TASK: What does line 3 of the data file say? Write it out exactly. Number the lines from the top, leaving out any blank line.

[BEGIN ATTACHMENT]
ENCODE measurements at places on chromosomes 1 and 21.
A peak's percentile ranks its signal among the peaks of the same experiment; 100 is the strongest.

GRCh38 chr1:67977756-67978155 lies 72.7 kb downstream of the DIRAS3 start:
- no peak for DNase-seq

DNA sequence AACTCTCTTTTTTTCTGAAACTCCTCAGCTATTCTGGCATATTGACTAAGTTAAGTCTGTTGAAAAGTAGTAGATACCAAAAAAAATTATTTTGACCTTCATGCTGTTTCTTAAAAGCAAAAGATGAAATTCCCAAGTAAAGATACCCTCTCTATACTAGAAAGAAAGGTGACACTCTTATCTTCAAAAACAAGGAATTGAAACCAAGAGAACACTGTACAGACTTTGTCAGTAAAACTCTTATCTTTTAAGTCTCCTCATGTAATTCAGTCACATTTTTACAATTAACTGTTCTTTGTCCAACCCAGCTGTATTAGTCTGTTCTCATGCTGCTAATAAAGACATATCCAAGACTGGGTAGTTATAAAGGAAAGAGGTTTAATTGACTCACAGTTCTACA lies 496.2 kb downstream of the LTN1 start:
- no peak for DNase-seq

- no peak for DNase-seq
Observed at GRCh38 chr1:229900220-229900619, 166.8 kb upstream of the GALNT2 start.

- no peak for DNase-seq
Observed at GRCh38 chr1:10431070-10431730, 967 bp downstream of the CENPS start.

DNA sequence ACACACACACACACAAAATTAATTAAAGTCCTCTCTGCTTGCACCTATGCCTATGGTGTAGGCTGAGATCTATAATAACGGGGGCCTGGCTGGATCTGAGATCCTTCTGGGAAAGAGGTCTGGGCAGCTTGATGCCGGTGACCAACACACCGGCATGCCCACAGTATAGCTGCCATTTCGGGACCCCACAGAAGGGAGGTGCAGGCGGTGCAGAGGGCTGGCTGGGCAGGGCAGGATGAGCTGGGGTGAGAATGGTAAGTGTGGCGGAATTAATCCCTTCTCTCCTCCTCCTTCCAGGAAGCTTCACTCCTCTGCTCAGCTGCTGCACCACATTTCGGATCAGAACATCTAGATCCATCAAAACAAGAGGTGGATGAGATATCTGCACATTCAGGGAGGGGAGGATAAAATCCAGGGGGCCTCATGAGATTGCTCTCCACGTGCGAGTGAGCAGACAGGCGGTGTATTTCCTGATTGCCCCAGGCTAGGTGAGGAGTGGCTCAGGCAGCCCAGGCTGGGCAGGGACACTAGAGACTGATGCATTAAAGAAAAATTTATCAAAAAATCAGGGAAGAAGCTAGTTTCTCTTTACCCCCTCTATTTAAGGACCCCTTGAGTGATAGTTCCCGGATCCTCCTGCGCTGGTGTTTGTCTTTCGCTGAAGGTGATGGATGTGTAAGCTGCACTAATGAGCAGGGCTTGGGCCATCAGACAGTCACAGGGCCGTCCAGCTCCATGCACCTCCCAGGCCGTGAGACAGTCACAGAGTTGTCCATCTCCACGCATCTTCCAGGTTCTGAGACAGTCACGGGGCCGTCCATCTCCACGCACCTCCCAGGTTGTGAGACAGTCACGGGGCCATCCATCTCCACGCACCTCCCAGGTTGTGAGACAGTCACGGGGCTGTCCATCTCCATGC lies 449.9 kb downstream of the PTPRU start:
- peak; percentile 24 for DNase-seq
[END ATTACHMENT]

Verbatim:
GRCh38 chr1:67977756-67978155 lies 72.7 kb downstream of the DIRAS3 start: